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“How can I get started in Real Estate Investing if I don’t have any money?”

It’s a common question on BiggerPockets. I’m going to answer it for you right now:

You can’t.

That’s it — it’s that simple. You cannot invest in Real Estate with no money down. It is impossible; in fact, it is antithetical (big word) to the definition of “investment.”

“But what about wholesalers? What about Brandon Turner?”

They didn’t get started by “investing!”

The Difference Between Investing and Building a Business

Brandon Turner didn’t acquire his first dozen — or even his first 80 properties — by investing. He acquired them through hard work, dedication, and by building an awesome network of individuals with which he connected in complicated and lucrative ways.

Related: Is it Really Necessary to Make a Down Payment?

He didn’t invest money. He built a business. If you want to call that investing, I suppose that it’s possible to define it as an “investment of time,” but in the real world, we call that “working.”

For many readers, building that type of business is not a good use of time. It just isn’t worth most Americans’ time to go out, find deals that no one else can, and sell those leads for cash or equity in a property. This kind of work requires a marketable skill set, after all. You will compete with others just like you would with any other skill in any other industry.

I personally believe that most readers are just as well off continuing to apply their current professional skill set and instead working with wholesalers and agents to buy investment properties with the cash generated from their profession. Why would you leave your current profession for one that is just as competitive — and where you likely have to start from a position of inexperience?

I’m not saying it can’t be done, but I am saying that wholesaling or flipping — which in the end are pretty much what investing with no money down boil down to — are laborious skills that need to be developed and honed over a professional career. It is a job and should be treated as such. Brandon, instead of being paid cash for finding and selling deals to investors, was paid in equity in many cases.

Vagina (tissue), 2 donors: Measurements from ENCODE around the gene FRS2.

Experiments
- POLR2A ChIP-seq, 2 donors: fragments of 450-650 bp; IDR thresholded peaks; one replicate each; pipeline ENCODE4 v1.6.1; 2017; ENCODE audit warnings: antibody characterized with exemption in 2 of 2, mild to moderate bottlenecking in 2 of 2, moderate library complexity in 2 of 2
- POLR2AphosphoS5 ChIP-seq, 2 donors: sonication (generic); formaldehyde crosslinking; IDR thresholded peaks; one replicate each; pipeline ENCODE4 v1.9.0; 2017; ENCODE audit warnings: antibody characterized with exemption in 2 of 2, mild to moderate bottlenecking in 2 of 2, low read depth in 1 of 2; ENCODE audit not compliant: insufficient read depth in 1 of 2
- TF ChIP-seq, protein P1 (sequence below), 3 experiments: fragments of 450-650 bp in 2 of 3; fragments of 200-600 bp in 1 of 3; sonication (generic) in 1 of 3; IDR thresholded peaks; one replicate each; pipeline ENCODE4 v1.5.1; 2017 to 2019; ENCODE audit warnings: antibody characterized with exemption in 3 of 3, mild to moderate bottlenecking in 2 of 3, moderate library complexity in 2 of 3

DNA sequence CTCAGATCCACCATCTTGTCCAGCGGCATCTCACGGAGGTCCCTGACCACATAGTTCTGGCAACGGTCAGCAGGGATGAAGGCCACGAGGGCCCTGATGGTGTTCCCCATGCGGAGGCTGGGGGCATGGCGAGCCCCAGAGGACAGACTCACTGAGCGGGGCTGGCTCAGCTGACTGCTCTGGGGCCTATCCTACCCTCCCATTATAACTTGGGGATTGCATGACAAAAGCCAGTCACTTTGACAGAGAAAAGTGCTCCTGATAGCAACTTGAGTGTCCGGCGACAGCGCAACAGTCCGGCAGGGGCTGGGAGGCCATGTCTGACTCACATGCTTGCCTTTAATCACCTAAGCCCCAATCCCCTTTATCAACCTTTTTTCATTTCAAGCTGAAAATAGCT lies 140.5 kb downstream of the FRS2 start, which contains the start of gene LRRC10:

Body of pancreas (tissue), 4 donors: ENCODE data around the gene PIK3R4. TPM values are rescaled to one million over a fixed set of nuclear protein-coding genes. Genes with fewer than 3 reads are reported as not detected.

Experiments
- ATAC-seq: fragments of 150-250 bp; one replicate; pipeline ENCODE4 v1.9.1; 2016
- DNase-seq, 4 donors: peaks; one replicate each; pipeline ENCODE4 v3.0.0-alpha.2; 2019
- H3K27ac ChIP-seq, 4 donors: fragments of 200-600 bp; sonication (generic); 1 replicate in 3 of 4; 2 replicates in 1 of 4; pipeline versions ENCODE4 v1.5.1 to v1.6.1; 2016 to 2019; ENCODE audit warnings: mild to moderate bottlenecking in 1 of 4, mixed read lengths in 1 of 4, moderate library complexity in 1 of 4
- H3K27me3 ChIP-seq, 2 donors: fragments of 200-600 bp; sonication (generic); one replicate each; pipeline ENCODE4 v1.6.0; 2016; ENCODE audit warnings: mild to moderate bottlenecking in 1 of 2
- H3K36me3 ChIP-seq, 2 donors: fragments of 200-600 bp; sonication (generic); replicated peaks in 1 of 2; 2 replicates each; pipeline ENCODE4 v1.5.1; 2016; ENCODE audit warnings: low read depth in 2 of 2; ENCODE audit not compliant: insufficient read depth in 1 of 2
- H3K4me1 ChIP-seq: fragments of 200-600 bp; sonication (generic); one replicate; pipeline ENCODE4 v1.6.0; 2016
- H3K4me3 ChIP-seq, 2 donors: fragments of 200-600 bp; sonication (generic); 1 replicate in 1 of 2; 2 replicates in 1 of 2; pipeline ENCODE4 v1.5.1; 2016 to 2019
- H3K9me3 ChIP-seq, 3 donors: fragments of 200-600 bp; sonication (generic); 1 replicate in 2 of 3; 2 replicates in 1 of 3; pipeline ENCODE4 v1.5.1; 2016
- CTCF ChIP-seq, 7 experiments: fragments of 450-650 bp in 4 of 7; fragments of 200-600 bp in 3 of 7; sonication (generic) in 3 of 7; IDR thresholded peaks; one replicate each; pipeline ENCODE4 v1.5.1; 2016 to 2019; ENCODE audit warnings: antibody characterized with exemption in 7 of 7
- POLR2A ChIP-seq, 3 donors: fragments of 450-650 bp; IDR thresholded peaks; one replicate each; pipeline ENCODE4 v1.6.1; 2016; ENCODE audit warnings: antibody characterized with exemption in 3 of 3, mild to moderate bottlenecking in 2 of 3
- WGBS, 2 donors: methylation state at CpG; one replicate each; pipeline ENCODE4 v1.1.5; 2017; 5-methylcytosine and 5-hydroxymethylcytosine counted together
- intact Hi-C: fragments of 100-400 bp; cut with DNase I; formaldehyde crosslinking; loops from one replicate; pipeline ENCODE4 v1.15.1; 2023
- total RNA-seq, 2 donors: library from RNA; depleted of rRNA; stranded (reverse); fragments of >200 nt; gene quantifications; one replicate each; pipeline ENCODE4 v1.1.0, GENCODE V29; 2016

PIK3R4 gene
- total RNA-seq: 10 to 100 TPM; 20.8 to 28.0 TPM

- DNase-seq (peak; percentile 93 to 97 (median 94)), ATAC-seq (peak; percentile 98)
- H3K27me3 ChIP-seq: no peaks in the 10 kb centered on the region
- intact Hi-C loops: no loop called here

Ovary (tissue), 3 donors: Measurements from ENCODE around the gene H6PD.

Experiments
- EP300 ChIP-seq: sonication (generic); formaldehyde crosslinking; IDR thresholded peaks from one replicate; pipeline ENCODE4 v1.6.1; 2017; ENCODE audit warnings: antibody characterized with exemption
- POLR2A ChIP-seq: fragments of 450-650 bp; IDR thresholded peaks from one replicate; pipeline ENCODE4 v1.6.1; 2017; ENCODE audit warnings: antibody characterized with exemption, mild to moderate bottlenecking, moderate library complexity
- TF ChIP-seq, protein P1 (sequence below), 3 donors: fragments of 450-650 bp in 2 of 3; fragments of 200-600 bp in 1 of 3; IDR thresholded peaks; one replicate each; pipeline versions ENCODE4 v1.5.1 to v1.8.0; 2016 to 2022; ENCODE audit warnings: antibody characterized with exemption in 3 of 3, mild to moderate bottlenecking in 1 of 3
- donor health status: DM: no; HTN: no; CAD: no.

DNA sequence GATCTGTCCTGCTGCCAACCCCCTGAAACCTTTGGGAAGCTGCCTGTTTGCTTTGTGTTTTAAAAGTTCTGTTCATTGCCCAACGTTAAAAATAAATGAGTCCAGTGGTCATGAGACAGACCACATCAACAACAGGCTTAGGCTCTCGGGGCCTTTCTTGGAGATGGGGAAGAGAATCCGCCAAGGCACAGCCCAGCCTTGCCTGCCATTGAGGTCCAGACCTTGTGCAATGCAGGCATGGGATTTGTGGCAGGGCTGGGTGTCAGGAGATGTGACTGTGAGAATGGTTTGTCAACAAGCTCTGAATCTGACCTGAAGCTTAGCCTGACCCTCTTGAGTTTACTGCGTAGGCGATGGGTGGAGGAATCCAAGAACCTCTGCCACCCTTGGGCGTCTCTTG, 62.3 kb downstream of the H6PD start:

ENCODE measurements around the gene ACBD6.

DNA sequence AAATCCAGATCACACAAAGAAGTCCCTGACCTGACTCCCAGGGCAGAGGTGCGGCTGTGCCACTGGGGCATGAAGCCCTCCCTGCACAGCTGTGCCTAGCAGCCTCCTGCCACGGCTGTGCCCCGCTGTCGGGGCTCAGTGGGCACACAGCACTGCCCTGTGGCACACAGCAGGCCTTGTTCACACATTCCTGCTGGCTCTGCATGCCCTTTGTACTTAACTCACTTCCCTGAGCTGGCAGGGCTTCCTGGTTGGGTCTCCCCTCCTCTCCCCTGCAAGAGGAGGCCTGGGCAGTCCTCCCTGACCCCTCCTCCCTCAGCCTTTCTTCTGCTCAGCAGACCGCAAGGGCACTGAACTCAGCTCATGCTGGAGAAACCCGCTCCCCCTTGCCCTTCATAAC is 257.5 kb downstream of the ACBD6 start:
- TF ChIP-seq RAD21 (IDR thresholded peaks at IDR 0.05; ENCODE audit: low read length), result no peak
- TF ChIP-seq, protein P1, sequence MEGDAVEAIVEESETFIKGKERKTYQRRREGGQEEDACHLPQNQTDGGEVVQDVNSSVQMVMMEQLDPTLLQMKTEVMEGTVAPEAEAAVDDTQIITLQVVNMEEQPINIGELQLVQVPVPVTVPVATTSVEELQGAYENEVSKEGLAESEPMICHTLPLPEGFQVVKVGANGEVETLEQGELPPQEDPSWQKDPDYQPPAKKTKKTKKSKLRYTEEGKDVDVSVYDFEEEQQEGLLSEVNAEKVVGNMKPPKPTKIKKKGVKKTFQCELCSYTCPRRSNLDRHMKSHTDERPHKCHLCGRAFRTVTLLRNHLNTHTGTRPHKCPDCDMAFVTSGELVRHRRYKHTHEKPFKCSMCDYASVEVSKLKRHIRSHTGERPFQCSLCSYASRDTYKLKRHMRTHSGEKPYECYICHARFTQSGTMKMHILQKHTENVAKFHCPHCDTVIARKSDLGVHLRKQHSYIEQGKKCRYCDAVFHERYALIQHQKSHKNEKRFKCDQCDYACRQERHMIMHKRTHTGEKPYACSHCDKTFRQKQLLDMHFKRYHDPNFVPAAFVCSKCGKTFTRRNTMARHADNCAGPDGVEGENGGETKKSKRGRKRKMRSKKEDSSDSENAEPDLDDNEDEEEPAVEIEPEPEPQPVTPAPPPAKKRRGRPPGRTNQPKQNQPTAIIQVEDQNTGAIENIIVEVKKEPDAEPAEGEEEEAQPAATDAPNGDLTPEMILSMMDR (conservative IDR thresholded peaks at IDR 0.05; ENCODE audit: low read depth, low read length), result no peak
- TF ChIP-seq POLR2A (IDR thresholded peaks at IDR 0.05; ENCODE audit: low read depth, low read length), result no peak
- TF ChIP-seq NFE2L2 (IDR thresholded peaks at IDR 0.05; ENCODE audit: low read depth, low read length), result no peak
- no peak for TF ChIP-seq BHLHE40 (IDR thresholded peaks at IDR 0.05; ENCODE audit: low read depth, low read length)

The Hard Truth About Getting Started Investing in Real Estate

So how do I suggest that most readers get started investing in Real Estate?

Here’s a hard truth: in order to invest in real estate, you need to first generate a significant amount of money to invest. I’m not talking about millions, but for most of us, probably somewhere on the neighborhood of at least $20,000 is going to be needed to make most investments — perhaps $10,000 for very low income housing. Again, this isn’t the case for everyone (we’ve seen examples of everything on BiggerPockets!), but for most of us, in order to truly “invest” and not “work,” you are going to need that sizable chunk of money to put down.

Let’s look at an example that might apply to many readers:

Suppose your goal is to build a rental portfolio. Specifically, your goal is to have $20,000 in equity in a first property that nets $200 per month in cash flow for you — probably an investment that a lot of BP readers would say is decent for a first investment. Let’s also pretend that you are a skilled worker and make about $50,000 per year.

If the goal is to get to $20,000 in equity in that property, do you think that you are more likely to accumulate that kind of money by keeping your job, increasing your savings rate, and applying your skill set towards freelance or overtime pay, or by developing an entirely new business? I’d stay with my job all day; in fact, I pointed out a few strategies that might help in generating that kind of savings rate in my article last week.

On the other hand, if you quit your job to wholesale, or even work as a wholesaler on the side, you will face difficulties that I would argue just aren’t worth the time for most skilled professionals. You go from a skilled worker to a completely novice wholesaler. Wholesaling is not an easy task, and it’s not something that most people are successful at.

To be a successful wholesaler, you need to develop a business, complete with systems and strategies. You’ll need to become an expert in your local market, in estimating rehab costs, and in negotiating with motivated sellers. You’ll need to develop relationships with lawyers, accountants, and buyers, and you’ll need to spend serious time or money on marketing. If you can do all that successfully, I’d argue that you can build a successful business in many industries!

Why not stick with the one that you are already in? I’d also apply the same thinking to fix and flippers.

Related: Money Myths and the Biggest Mistakes I’ve Made Raising Capital

On the other hand, I believe that focusing that same time and energy on saving your income and earning some extra money on the side with your current profession is a far more achievable task. Then you can take that $20,000 or so that you’ve accumulated and invest in a turnkey property, which you can purchase from the experienced wholesaler who put in the skilled work needed to find that property!

Of course, real estate investing (buy and hold, for example) is still a time-consuming process that requires time and energy, but I’d argue that landlording and managing properties is a far less time-consuming business than wholesaling. There’s a reason there are millions of successful landlords managing property on the side, but only a handful of successful wholesalers and flippers!

Conclusion

Real Estate is certainly a powerful way to build wealth, if not the most powerful means for many of us. I firmly believe that anyone who has ambitions to build a sizable net …read more